Review – Along Came Trouble by Ruthie Knox

About a month ago, I picked up and read About Last Night in one sitting.  Then I read it again the next day. Then I thought about it for a few days.  I’ll be honest, a lot of the time when I read a romance novel, I am striving not to think, but I get such a kick out of the books that force me out of my mental somnolence and into an engagement with what I’ve read.  About Last Night was such a book, and it launched Ruthie Knox onto a rather high spot on my “Authors Whose Books I’ll Anticipate and Automatically Buy” list.  When I saw on NetGalley that Knox had another novel coming out soon, I jumped on a chance to read and review it (and then purchased the novella that introduces the series).

Cover image, Along Came Trouble by Ruthie Knox

Do not judge this book by its cover.  I know you want to… dont’ do it!  The blurb, courtesy of Goodreads

An accomplished lawyer and driven single mother, Ellen Callahan isn’t looking for any help. She’s doing just fine on her own. So Ellen’s more than a little peeved when her brother, an international pop star, hires a security guard to protect her from a prying press that will stop at nothing to dig up dirt on him. But when the tanned and toned Caleb Clark shows up at her door, Ellen might just have to plead the fifth.

Back home after a deployment in Iraq and looking for work as a civilian, Caleb signs on as Ellen’s bodyguard. After combat in the hot desert sun, this job should be a breeze. But guarding the willful beauty is harder than he imagined—and Caleb can’t resist the temptation to mix business with pleasure. With their desires growing more undeniable by the day, Ellen and Caleb give in to an evening of steamy passion. But will they ever be able to share more than just a one-night stand?

I’m just going to come right out with the bottom line: this book is fabulous.  It takes the well-worn Hero as Protector trope and adds depth and substance by giving Caleb a few genuine insecurities to go along with his protective impulses.  Caleb worries about his father and mother; he worries that his mother doesn’t respect him as an adult; he feels guilt over leaving his family behind while pursuing a career in the military, and he worries that he won’t be able to fix all the problems that his family collected while he was gone.  Once he’s connected with Ellen, he worries that he won’t be able to adequately protect her while also giving her the space she needs.  The poor man worries a lot, significantly more than the brutish alphas one is accustomed to seeing grunting and flexing their way through their more traditional romances.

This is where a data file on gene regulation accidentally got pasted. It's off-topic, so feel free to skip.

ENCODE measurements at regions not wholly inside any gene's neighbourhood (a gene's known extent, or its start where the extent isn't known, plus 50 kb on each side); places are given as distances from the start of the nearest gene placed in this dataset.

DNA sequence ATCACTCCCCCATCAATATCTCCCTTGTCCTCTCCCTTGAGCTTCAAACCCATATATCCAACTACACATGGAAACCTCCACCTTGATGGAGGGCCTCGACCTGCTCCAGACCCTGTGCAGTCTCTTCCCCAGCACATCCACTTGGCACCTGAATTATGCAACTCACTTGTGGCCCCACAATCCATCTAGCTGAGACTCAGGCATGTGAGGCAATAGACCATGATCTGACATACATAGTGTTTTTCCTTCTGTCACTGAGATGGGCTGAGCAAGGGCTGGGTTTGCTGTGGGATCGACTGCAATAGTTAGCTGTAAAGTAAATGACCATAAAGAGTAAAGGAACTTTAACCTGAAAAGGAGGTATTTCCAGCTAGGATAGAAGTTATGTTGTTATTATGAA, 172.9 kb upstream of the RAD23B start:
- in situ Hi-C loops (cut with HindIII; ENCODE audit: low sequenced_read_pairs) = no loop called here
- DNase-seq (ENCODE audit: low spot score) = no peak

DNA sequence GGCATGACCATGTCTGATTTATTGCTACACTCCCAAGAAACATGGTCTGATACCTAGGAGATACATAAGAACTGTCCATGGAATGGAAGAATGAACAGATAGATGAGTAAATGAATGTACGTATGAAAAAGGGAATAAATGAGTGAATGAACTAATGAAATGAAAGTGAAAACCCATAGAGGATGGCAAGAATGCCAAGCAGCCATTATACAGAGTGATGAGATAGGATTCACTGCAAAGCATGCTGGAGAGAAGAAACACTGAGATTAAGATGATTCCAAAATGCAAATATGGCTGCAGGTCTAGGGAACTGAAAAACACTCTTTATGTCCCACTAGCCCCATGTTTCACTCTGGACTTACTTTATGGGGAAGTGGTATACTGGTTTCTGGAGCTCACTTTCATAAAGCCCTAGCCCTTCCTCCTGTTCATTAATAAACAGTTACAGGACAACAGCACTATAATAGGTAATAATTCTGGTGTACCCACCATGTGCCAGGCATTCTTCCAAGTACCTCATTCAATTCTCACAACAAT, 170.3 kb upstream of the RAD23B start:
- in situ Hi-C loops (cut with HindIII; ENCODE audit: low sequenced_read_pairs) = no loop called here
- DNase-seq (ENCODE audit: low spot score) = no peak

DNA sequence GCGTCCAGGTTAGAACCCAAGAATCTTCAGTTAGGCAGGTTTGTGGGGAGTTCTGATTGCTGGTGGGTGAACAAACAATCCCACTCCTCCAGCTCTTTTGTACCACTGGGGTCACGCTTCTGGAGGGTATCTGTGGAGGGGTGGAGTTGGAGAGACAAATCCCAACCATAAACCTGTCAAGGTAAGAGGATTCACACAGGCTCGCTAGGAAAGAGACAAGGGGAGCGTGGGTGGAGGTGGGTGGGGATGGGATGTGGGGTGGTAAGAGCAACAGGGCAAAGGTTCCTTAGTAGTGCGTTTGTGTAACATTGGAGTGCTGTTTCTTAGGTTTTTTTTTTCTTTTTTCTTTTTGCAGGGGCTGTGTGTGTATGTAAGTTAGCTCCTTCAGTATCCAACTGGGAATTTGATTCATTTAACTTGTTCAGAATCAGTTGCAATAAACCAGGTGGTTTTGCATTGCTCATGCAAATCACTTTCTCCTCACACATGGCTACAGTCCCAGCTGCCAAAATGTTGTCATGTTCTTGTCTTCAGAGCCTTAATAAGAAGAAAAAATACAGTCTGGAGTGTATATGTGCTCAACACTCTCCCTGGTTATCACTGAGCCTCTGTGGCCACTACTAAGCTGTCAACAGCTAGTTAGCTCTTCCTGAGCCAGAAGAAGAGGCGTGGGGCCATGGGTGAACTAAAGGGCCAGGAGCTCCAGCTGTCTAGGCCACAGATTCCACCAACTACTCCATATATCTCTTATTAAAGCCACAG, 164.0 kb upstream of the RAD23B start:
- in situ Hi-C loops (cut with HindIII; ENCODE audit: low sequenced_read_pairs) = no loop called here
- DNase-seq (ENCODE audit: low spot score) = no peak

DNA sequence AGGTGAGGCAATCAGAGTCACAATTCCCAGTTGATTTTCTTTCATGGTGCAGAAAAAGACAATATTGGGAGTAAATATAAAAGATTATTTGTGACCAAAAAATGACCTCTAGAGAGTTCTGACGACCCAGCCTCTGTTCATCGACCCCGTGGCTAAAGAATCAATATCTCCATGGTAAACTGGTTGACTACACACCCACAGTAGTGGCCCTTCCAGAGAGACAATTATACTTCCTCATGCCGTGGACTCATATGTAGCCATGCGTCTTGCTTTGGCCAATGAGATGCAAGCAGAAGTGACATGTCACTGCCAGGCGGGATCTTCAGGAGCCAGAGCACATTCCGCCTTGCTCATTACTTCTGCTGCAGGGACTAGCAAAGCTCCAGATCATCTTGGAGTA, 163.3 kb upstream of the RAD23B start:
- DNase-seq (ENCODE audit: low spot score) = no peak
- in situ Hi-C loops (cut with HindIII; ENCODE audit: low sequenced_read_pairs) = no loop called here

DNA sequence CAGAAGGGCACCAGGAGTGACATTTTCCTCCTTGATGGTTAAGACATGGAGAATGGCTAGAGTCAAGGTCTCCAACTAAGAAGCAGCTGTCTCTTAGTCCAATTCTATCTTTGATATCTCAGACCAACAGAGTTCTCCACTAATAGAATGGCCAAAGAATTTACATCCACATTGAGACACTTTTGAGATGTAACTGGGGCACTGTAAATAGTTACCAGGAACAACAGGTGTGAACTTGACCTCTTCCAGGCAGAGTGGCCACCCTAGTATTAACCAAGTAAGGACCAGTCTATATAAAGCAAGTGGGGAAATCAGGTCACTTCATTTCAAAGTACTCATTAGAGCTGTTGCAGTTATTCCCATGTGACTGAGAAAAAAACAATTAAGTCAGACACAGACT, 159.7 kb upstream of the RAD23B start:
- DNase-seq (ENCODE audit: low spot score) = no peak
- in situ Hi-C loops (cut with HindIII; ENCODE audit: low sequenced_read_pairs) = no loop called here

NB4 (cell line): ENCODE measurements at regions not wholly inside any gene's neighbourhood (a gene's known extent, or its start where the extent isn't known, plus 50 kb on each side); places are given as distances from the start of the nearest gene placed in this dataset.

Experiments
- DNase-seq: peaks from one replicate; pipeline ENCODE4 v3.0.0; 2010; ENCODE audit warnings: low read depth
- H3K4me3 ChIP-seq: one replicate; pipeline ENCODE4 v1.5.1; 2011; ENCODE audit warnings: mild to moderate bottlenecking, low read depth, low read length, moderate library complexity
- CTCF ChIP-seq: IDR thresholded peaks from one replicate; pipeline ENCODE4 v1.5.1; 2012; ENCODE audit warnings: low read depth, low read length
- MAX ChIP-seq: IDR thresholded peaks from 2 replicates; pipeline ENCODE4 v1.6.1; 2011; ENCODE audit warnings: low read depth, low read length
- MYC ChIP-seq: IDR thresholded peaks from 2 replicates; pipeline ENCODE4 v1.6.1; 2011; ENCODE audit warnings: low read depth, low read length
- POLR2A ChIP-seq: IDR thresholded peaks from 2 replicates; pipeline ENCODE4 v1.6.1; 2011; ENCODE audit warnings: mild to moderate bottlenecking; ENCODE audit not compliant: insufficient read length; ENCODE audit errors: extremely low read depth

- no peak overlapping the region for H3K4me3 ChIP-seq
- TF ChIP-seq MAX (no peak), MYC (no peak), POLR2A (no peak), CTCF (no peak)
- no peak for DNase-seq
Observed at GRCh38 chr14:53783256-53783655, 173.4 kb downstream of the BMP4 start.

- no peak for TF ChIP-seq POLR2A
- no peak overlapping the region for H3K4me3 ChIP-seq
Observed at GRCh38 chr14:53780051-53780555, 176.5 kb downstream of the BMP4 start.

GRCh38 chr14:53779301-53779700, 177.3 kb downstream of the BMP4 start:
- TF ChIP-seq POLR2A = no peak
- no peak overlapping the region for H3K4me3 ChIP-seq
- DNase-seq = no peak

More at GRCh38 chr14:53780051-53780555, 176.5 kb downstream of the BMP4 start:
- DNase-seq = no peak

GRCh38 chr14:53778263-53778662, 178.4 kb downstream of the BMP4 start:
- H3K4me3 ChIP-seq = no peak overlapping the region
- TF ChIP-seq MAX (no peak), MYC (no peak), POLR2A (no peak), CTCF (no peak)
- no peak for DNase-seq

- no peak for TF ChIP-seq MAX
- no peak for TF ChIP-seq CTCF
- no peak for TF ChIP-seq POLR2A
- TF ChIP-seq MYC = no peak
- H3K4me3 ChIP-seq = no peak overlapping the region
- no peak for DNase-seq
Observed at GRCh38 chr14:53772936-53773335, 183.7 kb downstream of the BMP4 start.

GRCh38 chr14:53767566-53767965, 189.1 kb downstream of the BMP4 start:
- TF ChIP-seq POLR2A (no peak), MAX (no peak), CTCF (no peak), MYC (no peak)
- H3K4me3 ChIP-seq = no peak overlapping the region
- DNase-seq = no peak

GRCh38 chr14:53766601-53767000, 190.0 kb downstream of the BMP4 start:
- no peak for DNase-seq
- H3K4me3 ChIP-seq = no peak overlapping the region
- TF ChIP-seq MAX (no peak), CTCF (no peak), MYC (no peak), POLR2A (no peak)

Ellen is also a bit of a twist on the traditional heroine.  After emerging, pregnant, from an awful marriage that left her belittled and diminished, she is extremely reticent to rely on anyone (especially another man) for anything.  She fears returning to weakness and complacency.  Ellen’s journey from forced independence to healthy interdependence is lovely to see.

This book also features a fun subplot involving Ellen’s brother and her next door neighbor (and her neighbor’s grandmother, who is probably my favorite character in the book).  While I’m often a bit leery of subplots (sometimes you wonder why you’re spending so much time hearing about stuff that has nothing to do with the main story, you know?!), it totally worked in this book.  I don’t know why (so I feel a bit dumb even bringing up the subplot thing, but whatever), but maybe it’s because the subplot really was necessary to throw Caleb and Ellen together and because Jamie (Ellen’s brother) is an excellent foil for Caleb.

My favorite bit in the book is Ellen’s epiphany after the big conflict.  I mentioned in the opening paragraph how much I enjoy being stunned out of somnolence by bits of writing that make me think.  Ellen’s epiphany was one of those moments (and the resolution scene following it made me smile and cheer).

If you’re going to read this book (and you totally should), you also might want to check out How to Misbehave a prelude novella introducing the setting and some of the characters in this series, set in an idyllic Ohio town called Camelot.  Along Came Trouble is totally a stand-alone book, and you don’t need to read the novella in order to follow the plot, but you should read it anyway because it’s wonderful.  Just saying.  (For more information about the novella, click on the cover image to visit the book’s page on Goodreads.)

Cover image, How to Misbehave by Ruthie Knox

Along Came Trouble was released on March 11, 2013 as an e-book by Loveswept, a division of Random House.  If you’re interested in finding out more about the book, click on the cover image above to visit the book’s page on Goodreads.  For more information about Ruthie Knox, visit her website.

*FTC Disclosure – I received an e-galley of this book from Loveswept via NetGalley in exchange for an honest review.*

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